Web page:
Evergreen Specimen Guide


1. Silvertip Fir; 2. Subalpine Fir; 3. Fraser Fir; 4. Lodgepole Pine

With December just days away, we're preparing for one of our favorite holiday traditions-- choosing a Christmas tree. The nursery at terrain is stocked with evergreens of all shapes and sizes, and we recently snipped a branch from four of our favorite varieties, shown above. Read on to find out which tree is right for decking your halls this season.

Silvertip Fir: Found high atop the mountains of Oregon and California, Silvertip firs are a hard-to-get Christmas tree since they grow best at elevations of 4,000-8,000 feet. Their mature needles are a blue-green shade, but they're named for silvery new growth. Silvertips tend to be symmetrical in shape, with strong branches that spread from the trunk in rings. A simple branching structure and distinctive, large openings between branch layers make this variety an ideal tree for showing off your ornament collection.

Subalpine Fir: The Rocky Mountain fir is the true Subalpine fir, but this name is often used to describe several species, including the Douglas fir, Noble fir, Corbark fir, and White fir. As the species vary, the shape and color do as well. Common traits of all species include short, soft needles and large internodal spacing. A major component of high elevation forests, Subalpine firs grow at 8,000-12,000 feet and can be found up to the timber line. Those found at the highest elevations are sought after as Christmas trees, but are relatively rare due to harvesting challenges.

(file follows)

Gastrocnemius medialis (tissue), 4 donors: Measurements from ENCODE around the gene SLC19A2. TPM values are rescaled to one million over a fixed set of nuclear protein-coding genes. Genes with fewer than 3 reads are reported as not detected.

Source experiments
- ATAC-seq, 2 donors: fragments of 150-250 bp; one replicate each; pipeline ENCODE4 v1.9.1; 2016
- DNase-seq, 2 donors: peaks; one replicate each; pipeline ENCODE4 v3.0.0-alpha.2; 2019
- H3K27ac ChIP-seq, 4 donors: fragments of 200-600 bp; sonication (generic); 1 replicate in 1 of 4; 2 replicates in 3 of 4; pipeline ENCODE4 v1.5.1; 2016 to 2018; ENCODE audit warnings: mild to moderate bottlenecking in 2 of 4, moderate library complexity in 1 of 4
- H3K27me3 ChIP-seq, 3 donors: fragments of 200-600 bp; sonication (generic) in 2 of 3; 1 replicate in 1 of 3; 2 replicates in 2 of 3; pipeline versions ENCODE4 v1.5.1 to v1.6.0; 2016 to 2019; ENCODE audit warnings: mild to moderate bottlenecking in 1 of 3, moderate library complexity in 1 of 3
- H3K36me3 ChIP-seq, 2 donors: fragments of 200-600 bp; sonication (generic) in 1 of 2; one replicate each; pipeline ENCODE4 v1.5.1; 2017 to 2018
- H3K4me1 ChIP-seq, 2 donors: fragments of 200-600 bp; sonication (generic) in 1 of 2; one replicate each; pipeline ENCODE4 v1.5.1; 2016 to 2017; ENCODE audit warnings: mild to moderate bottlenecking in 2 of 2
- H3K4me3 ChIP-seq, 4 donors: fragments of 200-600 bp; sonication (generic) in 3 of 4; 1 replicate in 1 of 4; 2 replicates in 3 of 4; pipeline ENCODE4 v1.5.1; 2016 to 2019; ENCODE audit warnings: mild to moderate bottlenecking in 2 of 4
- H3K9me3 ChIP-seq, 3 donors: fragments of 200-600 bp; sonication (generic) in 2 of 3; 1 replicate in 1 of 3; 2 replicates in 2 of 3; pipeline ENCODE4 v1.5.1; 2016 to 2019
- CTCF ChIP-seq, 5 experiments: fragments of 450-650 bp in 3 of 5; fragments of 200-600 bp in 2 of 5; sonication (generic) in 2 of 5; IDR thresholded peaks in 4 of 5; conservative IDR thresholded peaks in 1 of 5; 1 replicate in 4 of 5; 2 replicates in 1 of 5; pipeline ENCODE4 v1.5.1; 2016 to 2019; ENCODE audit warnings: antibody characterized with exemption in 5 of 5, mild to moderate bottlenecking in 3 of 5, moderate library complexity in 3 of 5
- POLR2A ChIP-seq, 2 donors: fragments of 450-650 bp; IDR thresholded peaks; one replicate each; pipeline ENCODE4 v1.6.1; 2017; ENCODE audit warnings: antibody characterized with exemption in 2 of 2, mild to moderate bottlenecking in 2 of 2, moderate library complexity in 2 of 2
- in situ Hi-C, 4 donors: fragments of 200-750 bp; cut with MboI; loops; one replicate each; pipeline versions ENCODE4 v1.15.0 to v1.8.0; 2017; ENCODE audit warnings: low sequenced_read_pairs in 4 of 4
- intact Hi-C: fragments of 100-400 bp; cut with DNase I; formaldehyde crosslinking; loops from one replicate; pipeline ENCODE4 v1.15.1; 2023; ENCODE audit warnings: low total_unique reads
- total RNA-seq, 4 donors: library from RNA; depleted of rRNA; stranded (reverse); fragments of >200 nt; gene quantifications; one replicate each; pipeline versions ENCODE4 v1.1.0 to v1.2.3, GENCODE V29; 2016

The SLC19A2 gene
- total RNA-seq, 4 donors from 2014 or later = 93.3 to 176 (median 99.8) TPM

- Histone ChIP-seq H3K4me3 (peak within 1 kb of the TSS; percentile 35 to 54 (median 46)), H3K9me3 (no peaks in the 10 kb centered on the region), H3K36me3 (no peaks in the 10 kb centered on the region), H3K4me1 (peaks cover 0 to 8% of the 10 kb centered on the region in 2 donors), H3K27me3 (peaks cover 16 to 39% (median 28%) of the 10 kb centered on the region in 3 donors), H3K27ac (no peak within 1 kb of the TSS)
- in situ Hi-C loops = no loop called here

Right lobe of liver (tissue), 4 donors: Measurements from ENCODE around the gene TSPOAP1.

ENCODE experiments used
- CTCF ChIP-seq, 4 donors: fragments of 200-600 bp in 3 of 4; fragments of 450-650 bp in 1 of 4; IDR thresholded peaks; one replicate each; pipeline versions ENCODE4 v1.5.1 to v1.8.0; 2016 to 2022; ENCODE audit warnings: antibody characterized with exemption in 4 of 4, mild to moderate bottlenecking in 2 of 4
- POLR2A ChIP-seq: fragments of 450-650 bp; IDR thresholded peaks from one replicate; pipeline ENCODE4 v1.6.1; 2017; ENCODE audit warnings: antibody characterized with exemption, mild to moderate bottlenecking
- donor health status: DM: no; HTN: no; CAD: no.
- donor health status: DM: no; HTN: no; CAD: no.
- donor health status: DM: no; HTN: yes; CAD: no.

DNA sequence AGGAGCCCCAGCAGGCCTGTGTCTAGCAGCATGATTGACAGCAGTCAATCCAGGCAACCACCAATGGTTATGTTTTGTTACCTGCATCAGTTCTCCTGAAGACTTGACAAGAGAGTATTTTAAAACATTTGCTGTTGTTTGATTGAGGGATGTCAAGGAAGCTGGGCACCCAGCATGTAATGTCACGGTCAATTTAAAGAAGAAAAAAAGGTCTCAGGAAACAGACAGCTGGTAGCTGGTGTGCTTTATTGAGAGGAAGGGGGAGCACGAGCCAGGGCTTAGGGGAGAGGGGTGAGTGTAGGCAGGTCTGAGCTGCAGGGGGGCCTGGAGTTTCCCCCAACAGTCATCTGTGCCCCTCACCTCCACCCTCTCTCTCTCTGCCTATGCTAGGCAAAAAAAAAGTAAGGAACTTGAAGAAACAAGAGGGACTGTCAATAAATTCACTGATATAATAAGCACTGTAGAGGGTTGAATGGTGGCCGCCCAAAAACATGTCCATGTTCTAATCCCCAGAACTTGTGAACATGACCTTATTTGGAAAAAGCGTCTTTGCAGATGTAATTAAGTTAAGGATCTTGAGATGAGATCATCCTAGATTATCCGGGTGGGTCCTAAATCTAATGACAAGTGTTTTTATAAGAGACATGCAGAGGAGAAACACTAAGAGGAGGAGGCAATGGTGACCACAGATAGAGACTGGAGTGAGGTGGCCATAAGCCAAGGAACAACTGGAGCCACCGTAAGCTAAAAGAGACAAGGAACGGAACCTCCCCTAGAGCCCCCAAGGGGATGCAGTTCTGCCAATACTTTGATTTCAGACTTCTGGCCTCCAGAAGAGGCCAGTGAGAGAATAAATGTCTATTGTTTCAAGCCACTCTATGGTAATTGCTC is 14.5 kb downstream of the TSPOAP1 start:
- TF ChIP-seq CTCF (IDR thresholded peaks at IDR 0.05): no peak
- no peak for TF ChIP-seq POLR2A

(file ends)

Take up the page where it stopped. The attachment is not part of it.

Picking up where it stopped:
Fraser Fir: Primarily grown in North Carolina, the Fraser fir is one of the most popular Christmas trees on the East Coast thanks to great needle retention and a fresh, citrusy fragrance. Its needles are around half an inch long, with a dark green surface and silvery underside; Fraser fir branches grow upward, showing off this color combination. The Fraser fir is a great choice for those seeking a compact tree, because its needle length looks good in proportion to a smaller specimen.

Lodgepole Pine: Found in the Rocky Mountains at elevations of 7,000-10,000 feet, the Lodgepole pine is a straight, narrow variety that can reach up to 80 feet in height. Its long, curved needles are clustered near the ends of its branches, and are often a lighter, green-yellow shade compared to the color of other pines. With a stiff, very airy appearance, the Lodgepole pine makes for an unusual Christmas tree.

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